Silk – The Fabric Of A Forgotten Culture

Recently we sent a request to advertise our Silkworms in a local agricultural newsletter. We received a curt rejection stating:
‘Silkworms are just pets for children…What do Silk-worms produce anyway?” 

Actually, Silkworms produce a lot more than just their famous Texan-Horn-and-Silk-armchairhigh value fabric which is strong, beautiful, soft and insulating.  Silk-worm pupae are also edible and the worms produce neat pellets of fertiliser.  Agriculturally speaking Silkworms definitely are ‘childs-play’. They and their hardy food source, carbon-building Mulberry trees, are very easy to grow and harvest. Silkworms are probably the most domesticated protein source on the planet.  The worms grow to 70 times their body size in just a few months. They are easy to handle using simple tools and require no fancy farming machinery.

chinese-pedlar-ming-dynasty-chicago-museumSilk was one of the first agricultural products known to man. The silk route facilitated trade from far eastern countries to the middle east and Europe as early as the dark ages. Whilst silk was quietly being made by farmers for Royal families in Asia, European hunters were chasing the brutal undomesticated forefathers of sheep, cows and horses.  Silk is still considered one of the best fabrics for high fashion products such as suits. In Asia, the trade secrets are heavily guarded and recent technological innovations have made it much easier to process the silk.

Why has Silk been forsaken?

  1. Fossil fuels now produce silk-substitutes such as nylonchicken-finds-worm and synthetic polyester.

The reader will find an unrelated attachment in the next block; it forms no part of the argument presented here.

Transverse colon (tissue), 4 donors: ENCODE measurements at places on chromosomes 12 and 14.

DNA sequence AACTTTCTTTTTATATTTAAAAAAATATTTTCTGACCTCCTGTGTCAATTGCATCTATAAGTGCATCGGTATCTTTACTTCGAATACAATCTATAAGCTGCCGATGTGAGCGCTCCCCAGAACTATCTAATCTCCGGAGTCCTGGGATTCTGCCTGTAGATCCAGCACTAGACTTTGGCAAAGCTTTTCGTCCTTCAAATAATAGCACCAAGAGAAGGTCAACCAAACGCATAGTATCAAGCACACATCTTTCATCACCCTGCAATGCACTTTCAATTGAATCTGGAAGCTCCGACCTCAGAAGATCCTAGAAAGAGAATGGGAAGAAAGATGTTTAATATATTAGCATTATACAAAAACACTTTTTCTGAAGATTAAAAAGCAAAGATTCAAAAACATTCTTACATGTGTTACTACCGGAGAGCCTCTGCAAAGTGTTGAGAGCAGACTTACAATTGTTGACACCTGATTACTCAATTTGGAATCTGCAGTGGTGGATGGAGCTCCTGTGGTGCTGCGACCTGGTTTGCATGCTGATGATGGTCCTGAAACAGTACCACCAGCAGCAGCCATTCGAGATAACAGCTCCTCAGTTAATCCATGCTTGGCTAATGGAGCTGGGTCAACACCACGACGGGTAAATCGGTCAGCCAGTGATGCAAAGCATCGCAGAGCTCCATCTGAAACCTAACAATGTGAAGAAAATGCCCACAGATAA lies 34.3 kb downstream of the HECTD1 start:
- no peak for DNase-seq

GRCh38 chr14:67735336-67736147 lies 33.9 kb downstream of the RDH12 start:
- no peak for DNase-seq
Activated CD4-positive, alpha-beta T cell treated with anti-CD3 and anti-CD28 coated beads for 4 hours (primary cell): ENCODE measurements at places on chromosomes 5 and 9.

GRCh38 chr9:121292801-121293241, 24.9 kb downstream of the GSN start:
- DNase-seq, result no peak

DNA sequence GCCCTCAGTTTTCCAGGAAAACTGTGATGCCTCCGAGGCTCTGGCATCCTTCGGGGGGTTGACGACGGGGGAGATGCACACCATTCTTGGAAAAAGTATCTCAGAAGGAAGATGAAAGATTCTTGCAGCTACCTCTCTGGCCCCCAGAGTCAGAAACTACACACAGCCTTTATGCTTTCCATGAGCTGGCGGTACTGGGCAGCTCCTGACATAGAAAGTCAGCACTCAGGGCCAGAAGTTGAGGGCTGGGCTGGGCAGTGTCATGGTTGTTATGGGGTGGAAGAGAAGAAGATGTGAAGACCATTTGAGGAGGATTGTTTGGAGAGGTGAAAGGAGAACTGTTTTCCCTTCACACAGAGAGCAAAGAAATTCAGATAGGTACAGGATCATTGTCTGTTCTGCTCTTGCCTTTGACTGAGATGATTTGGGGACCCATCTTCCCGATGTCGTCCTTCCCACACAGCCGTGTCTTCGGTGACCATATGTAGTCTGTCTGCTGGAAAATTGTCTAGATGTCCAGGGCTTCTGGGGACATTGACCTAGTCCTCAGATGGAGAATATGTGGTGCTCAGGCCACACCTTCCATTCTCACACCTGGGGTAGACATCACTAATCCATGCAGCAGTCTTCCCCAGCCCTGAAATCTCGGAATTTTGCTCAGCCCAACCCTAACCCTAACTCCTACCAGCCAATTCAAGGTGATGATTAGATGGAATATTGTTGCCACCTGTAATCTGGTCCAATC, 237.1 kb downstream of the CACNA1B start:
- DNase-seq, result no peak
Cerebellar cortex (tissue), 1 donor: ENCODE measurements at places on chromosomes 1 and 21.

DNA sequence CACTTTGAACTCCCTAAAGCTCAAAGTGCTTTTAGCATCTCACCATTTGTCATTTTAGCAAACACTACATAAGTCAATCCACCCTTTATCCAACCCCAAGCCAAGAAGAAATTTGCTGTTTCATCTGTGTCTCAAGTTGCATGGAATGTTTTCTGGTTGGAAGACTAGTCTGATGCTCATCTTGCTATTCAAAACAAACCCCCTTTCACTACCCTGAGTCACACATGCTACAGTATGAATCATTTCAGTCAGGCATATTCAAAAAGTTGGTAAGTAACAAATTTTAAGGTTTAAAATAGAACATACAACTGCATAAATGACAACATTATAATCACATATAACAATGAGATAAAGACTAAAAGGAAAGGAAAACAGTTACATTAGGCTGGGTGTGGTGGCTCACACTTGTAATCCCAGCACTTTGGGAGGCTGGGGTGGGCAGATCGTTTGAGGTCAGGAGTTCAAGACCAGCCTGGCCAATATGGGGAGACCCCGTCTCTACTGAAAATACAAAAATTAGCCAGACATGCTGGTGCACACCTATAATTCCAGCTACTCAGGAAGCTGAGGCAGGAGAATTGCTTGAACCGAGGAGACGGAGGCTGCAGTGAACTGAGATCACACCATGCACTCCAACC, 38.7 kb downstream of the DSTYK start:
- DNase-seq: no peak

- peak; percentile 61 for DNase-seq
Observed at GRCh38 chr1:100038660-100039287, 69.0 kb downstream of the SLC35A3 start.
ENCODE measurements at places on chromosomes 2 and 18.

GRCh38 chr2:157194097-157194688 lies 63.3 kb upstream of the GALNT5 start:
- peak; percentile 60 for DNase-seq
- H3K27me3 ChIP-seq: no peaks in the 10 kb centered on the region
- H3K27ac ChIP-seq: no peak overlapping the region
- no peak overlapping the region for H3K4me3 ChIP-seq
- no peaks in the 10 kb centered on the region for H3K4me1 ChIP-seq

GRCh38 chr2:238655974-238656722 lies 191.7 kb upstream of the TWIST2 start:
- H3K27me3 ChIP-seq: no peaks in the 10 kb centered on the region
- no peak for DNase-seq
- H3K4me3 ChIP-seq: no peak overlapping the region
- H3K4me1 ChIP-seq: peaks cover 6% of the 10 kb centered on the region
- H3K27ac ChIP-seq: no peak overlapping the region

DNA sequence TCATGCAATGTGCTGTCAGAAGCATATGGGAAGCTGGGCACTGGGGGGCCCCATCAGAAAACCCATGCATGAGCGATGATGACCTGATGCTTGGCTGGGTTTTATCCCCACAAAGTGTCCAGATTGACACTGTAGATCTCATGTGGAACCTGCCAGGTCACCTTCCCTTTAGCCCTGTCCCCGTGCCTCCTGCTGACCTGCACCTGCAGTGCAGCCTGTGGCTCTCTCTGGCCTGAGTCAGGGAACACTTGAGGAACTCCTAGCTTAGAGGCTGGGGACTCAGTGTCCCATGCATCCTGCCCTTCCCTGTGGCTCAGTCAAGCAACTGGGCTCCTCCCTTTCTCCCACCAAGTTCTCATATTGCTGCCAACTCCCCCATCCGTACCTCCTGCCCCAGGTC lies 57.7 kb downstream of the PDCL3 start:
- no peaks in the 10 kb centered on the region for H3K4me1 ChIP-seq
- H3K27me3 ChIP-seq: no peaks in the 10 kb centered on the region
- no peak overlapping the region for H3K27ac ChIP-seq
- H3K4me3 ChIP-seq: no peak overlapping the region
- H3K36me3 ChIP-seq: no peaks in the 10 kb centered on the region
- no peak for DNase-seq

2. Fossil fuels have also changed the way we farm. Fossil fuels enable farmers to cheaply transport, shear and process high fibre yields from larger animals such as sheep.
  3. Many small products like silk, tea, cacao/chocolate and coffee beans are labour-intensive and hard to mechanise.

What’s So Great About Traditional Knowledge?

Gene’s can be altered but not created. Why let any genetic material be lost forever? Many people have fought to retain valuable genetic material in the hope that this genetic material will be valuable for future generations. Furthermore, it is easier and cheaper to keep producing living seeds than to store them in a seed-bank.  Bio-security controls also make it risky to move species from one bio-region to another. If you have a genetic strain in your bio-region , this strain has probably adapted to your area and could be hard to replace even if you were able to import it from another region.

In the same way we are losing gene material, we are also at risk of losing traditional knowledge.  Many ancient crafts, techniques and recipes are distant memories.

One of the most powerful principles of Permaculture is to build diversity. By encouraging diversity we broaden our options and we foster resilience in our own designs and in our community.  Silk farming is one little example of thousands of years of research and living in harmony with nature.

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Web Of Ethics

spiders web in mist Permaculture VisionsMan did not weave the web of life, he is merely a strand in it.  Whatever he does to the web, he does to himself.” attributed to Chief Seattle
The most important part of a permaculture course is the Ethics and that it is why it is the first topic.  15 years ago we had someone enrol in the Permaculture Design Course with us.  He was a marketing lecturer and a very busy man.  He said he would rather skip the chapter on Ethics as he had a site that needed hands-on development and quick implementation to reduce his maintenance hours.  We encouraged him to push on the practical side if that was going to help. 15 years later he still hadn’t finished the course.  He had his site working well but he wanted to appologise.  He had come to realise that all his effort and saved money was pointless because he hadn’t thought about the ‘why’.  He finally saw the value of having ethics and having a vision.  The end result was still good for his site but having had the ethics in place would have helped him be more of an active part of the eco-system and community.